This is not okay.
Kids love YouTube, but unfortunately, surprise eggs are not the only surprise on the platform. The same things that make YouTube great for well-meaning content creators also attract people who are using it to introduce children to concepts like suicide and self-harm.
As the Washington Post reports, Florida mom and pediatrician Free Hess, founder of the child safety website, PediMom raised the alarm about such videos after a friend noticed one while playing the YouTube kids app to distract her child from a nosebleed.
The video, which began as an innocent cartoon but was interrupted by a man instructing children on how to commit suicide, was removed from YouTube thanks to Hess' campaigning, but it was just one of an unknown number of videos promoting suicide to children on the YouTube Kids app.
"My research has led me into a horrifying world where people create cartoons glorifying dangerous topics and scenarios such self-harm, suicide, sexual exploitation, trafficking, domestic violence, sexual abuse, and gun violence which includes a simulated school shooting. All of these videos were found on YouTube Kids, a platform that advertises itself to be a safe place for children 8 years old and under," Hess writes on PediMom.
#YouTube let’s find a better way to keep our #kids #safe. Lets assure that our kids can have a place to watch… https://t.co/ixhgyiHQUR— PediMom, Dr. Free N. Hess. (@PediMom, Dr. Free N. Hess.)1551130523.0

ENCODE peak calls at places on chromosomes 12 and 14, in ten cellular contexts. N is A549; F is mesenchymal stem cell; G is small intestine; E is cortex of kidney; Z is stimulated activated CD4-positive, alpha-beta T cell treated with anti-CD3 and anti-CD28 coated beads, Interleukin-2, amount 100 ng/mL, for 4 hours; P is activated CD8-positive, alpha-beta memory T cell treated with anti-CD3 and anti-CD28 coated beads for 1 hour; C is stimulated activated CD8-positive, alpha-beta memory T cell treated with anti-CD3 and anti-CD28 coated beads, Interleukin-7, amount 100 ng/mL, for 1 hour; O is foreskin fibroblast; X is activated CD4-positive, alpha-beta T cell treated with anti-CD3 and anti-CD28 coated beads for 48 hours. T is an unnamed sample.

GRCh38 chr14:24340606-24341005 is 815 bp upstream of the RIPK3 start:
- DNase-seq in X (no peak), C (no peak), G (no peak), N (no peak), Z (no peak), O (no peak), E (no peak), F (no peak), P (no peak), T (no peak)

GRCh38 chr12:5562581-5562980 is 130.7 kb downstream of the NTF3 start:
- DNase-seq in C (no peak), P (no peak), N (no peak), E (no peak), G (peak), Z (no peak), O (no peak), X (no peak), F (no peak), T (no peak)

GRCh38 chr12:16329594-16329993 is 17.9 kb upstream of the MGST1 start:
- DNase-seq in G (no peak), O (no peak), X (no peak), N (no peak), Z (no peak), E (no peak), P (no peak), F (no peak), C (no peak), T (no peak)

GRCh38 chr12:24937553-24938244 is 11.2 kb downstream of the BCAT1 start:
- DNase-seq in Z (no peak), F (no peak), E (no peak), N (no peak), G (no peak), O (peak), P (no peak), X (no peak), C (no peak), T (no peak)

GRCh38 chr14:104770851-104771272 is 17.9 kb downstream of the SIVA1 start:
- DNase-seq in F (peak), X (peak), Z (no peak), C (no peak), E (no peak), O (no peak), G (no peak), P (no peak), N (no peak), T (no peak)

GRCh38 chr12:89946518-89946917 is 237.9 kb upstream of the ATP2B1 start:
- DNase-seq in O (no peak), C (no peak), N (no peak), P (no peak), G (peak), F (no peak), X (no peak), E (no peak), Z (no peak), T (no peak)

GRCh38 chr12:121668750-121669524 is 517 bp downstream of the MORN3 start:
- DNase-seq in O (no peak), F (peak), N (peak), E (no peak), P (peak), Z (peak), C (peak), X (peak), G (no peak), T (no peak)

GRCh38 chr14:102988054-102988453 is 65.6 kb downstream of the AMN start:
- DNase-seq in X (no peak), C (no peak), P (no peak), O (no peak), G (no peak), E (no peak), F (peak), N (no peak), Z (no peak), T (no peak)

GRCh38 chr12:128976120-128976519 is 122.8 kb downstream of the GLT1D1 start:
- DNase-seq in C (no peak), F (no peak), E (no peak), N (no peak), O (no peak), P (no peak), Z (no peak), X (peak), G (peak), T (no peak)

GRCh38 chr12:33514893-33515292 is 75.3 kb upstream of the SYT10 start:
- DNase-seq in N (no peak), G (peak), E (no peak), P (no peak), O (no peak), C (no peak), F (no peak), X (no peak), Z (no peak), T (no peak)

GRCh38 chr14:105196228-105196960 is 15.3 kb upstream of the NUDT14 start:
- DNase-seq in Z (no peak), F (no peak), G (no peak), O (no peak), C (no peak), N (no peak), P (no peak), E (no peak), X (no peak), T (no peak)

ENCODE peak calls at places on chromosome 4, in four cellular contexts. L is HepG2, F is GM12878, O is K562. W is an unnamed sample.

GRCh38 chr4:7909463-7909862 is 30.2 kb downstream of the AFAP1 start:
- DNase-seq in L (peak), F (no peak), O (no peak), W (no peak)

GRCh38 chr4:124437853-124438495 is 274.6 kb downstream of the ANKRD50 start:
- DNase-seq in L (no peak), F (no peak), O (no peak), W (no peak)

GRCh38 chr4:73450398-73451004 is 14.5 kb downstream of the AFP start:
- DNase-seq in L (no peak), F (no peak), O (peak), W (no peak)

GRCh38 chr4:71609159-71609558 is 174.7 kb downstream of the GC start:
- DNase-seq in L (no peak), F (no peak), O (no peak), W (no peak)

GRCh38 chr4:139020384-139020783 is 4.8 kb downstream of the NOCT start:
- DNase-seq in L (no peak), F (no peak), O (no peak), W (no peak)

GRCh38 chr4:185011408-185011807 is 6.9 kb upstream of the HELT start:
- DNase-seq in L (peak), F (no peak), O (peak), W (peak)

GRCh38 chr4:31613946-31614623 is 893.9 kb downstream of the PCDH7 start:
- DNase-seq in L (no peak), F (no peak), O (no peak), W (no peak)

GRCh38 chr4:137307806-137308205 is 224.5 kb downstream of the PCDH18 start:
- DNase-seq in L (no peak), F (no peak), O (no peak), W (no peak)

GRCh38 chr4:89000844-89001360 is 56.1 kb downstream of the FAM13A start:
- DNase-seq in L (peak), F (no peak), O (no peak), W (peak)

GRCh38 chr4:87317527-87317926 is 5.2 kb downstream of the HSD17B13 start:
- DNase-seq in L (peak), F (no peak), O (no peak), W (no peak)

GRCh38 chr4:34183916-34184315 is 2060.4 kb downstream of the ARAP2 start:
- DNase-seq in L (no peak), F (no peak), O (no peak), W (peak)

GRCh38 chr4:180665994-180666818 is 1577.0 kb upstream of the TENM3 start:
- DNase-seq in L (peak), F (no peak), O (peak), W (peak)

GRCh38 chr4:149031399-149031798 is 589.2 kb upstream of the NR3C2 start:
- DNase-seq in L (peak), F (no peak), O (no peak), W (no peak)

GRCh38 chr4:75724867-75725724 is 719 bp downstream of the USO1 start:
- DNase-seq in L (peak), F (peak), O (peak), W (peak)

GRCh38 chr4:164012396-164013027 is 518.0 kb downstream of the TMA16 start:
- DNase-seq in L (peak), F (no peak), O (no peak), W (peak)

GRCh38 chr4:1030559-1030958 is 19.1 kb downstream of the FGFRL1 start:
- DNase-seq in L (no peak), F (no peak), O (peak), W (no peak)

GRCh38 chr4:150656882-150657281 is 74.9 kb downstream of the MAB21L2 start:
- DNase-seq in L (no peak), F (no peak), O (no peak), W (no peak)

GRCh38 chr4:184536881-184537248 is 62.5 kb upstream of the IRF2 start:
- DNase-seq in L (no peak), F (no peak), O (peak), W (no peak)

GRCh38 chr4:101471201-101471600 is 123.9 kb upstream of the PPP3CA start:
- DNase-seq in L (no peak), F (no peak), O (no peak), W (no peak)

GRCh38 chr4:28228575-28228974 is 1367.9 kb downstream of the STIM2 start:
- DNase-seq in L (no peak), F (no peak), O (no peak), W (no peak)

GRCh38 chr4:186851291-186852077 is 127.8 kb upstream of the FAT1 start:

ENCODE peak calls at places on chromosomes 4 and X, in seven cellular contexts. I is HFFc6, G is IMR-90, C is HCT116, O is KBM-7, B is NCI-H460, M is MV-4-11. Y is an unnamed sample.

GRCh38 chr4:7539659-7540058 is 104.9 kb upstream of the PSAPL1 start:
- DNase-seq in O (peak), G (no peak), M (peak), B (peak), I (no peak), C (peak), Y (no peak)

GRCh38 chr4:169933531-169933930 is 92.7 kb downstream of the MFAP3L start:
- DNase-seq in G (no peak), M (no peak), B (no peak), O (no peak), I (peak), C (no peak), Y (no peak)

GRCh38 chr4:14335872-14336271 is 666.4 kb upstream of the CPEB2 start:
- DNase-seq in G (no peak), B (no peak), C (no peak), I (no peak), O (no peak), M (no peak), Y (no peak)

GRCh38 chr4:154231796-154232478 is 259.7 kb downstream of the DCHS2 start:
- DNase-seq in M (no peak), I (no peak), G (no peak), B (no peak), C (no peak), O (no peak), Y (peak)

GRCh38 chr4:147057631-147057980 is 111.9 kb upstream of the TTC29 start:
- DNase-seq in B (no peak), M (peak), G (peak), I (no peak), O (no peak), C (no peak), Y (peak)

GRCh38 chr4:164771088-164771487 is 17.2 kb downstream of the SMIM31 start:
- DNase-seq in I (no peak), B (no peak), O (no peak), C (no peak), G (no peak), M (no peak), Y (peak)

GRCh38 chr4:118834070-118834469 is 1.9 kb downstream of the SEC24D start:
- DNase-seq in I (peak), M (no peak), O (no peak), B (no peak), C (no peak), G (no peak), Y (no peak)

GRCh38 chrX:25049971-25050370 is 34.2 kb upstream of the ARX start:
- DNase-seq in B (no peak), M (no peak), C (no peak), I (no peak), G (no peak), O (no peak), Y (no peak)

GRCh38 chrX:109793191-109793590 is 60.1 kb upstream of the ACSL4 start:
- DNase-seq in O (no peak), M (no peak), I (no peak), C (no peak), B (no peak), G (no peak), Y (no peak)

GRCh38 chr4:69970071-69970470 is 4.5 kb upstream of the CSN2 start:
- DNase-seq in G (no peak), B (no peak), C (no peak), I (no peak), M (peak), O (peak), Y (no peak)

A spokesperson for YouTube told the Washington Post the video platform is always working to make sure it is "not used to encourage dangerous behavior and we have strict policies that prohibit videos which promote self-harm."
According to YouTube's spokesperson, the Google-owned platform relies on both user flagging and smart detection technology to flag content that violates its policies. "Every quarter we remove millions of videos and channels that violate our policies and we remove the majority of these videos before they have any views," the spokesperson told the Post in a written statement.
YouTube is aware of and trying to fix the problem, but it's a really hard one to fix because it's really hard to police YouTube.
This is not the first time inappropriate content aimed at YouTube's youngest viewers has made the news.
Back in 2017 the inappropriate use of beloved kids characters like Peppa Pig, Spider-Man and Elsa became international news after a viral Medium post by writer James Bridle and a report by The New York Times illuminated the weird, creepy and downright disturbing videos YouTube users were creating featuring the characters.
In 2018, YouTube announced plans to roll out a non-algorithmic version option within parental controls in the YouTube Kids apps that serves up content curated by humans who know the difference between the real Peppa Pig and a crazed counterfeit version.
The thing about YouTube is that while it's been around for so long that some of its stars don't remember a world where it didn't exist, it's still kind of a Wild West, anything-goes content portal, and while it certainly attracts some creators of quality kids programming, it's also open to people who don't care about kids at all, and, even worse, are actually seeking to scare or harm them.
Parents can take action on this by saying no to unsupervised YouTube. If you know you're going to want to have a portable video handy in case of emergency (like a long wait at the DMV or the doctor's office), download some legit videos (like an episode of Sesame Street) from Google Play or the Apple App Store and save the YouTube sessions for when you can devote as much attention to the screen as your child can, and monitor their content consumption in real time.